leccy
02-16-2009, 04:16 PM
De-mining does not have to be done by military personnel
In many countries it is done by civilians trained by Military or Ex military personel.

Contributing to the cost of removing the mines or a civilian de-mining team would not be as politically sensitive as actually having troops doing the job.

As for clearing a minefield (as opposed to just breaching it for an assault) it takes a huge amount of effort 'Been there done it got the T shirt'


Moreover, heavy warfare left numerous areas burdened with landmines. Authorities at Port Stanley point out that there are currently 117 mine fields on the island containing approximately 25,000 anti-personnel and anti-vehicle mines

In all, 4,220 mines and 2,713,658 pieces of UXO have been removed from the islands.

These mine fields are dispersed over a total area of 20 sq. km throughout the vicinities of Port Stanley, Port Howard, Fox Bay and Goose Green. The UN declared that there were nine different types of AT and AP landmines used during the conflict. The five AT mines are the No6 (Israel), SB-81 (Italy), FMK-3 plastic blast mine (Argentina), C-3-A/B (Spain) and the M1A1 (United States). The four AP mines (approx. 5,000) are the No4 (Israel), SB-33 (Italy), FMK-1 plastic blast mine (Argentina) and the P-4-B (Spain).

Nickdfresh
02-16-2009, 08:34 PM
Ex-military UXO techs are very expensive, and notoriously slow...

leccy
02-17-2009, 02:53 PM
To fully clear a minefield or even be able to declare an area Free From Ordanance of all types takes a very very long time.

With no records of types or spacings not even of quantitys and whether any are booby trapped how fast would you work.

While breaching a minefield at night we were supposed to clear a metre a minute with the prodders in actual practice it was more like 1 m every 5 mins and you still would be unable to find deep buried mines (never mind the rear twitching everytime you hit a stone or other hard object buried)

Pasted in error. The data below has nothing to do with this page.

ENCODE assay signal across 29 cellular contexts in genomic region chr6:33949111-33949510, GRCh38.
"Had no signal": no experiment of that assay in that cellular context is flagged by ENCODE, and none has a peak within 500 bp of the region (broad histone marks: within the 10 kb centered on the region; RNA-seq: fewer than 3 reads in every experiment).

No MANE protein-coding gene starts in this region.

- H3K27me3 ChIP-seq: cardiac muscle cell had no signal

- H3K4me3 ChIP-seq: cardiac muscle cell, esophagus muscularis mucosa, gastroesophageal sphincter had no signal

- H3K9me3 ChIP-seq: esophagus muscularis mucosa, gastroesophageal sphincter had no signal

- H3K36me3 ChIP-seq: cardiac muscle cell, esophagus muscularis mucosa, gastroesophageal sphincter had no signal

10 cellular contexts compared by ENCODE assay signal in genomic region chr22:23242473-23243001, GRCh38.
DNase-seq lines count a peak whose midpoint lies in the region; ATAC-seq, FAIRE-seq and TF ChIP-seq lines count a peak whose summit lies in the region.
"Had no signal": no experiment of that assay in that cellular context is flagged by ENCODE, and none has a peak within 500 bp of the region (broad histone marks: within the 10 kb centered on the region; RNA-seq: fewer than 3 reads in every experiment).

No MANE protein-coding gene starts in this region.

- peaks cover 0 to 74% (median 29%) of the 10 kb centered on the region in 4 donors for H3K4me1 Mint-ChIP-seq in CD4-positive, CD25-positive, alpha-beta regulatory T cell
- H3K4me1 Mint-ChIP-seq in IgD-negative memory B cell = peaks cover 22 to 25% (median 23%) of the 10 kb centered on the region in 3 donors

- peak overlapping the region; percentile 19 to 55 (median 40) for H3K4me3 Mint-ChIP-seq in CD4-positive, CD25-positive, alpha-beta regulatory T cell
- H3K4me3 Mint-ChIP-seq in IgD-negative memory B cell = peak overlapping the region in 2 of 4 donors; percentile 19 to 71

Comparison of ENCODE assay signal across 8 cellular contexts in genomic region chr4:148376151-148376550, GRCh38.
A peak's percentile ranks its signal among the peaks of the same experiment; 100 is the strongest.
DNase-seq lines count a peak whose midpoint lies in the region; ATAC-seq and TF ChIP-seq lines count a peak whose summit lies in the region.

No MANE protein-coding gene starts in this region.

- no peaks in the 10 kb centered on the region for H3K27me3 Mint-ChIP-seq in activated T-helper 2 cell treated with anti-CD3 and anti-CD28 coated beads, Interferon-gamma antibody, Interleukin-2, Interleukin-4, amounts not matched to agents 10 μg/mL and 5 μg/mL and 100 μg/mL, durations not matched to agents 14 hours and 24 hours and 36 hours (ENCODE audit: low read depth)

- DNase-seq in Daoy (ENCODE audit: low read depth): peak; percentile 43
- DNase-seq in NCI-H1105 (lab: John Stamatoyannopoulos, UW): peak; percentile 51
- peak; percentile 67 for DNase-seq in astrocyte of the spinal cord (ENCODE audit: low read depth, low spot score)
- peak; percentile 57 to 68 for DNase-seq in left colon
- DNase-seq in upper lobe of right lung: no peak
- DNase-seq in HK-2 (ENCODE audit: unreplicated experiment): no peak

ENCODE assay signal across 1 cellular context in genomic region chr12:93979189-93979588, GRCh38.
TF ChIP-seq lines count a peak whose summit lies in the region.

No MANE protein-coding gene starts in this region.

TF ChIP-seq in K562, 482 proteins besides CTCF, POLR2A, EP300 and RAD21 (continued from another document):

Panzerknacker
02-17-2009, 04:14 PM
In all, 4,220 mines and 2,713,658 pieces of UXO have been removed from the islands.



More that 2 million ?? was the Somme, Paeschendale or Verdun fought in Malvinas maybe ?

Nickdfresh
02-17-2009, 07:10 PM
A "UXO" can be a bullet, or a piece of something else...

Nickdfresh
02-17-2009, 07:11 PM
To fully clear a minefield or even be able to declare an area Free From Ordanance of all types takes a very very long time.

With no records of types or spacings not even of quantitys and whether any are booby trapped how fast would you work.

While breaching a minefield at night we were supposed to clear a metre a minute with the prodders in actual practice it was more like 1 m every 5 mins and you still would be unable to find deep buried mines (never mind the rear twitching everytime you hit a stone or other hard object buried)


True. But often "safety" is used as an excuse to take it very easy...

Rising Sun*
02-18-2009, 03:43 AM
Ex-military UXO techs are very expensive, and notoriously slow...

I don't blame them.

So would I be, when there is none of the urgency which may accompany military operations.

leccy
02-18-2009, 02:10 PM
As I said there is a big difference between 'Clearing an area' and a combat style breach.

To clear and area you have to be 100% sure there is no ordanance/mines of any kind at any depth.

Many onlookers seem to be of the opinion that it can be done quicker 'When I offered them the kit they buggered off quite sharpish'
One little mistake and you very very rarely get another chance

While in Bosnia we had an area that was declared safe by another countries Engineers 'A week later on bloke missing half a foot another his family jewels' and that mine was on the surface not buried.

leccy
02-18-2009, 02:14 PM
More that 2 million ?? was the Somme, Paeschendale or Verdun fought in Malvinas maybe ?

The typical reply of someone who does not actually understand the nature of fighting and the terminology used.

UXO - Unexploded Ordanance (Anything that could and or should go bang)

Panzerknacker
02-18-2009, 03:27 PM
So..in my house there is about 1600 UXOs. .22, 9mm, 12 gauge and 16 gauge.

Can I call the British army here ?

Honestly I think "Unexploded ordinance" are big words for a 7.62mm cartrigde.

leccy
02-19-2009, 04:55 PM
Panzerknacker
Re: MINES!!!!!
So..in my house there is about 1600 UXOs. .22, 9mm, 12 gauge and 16 gauge.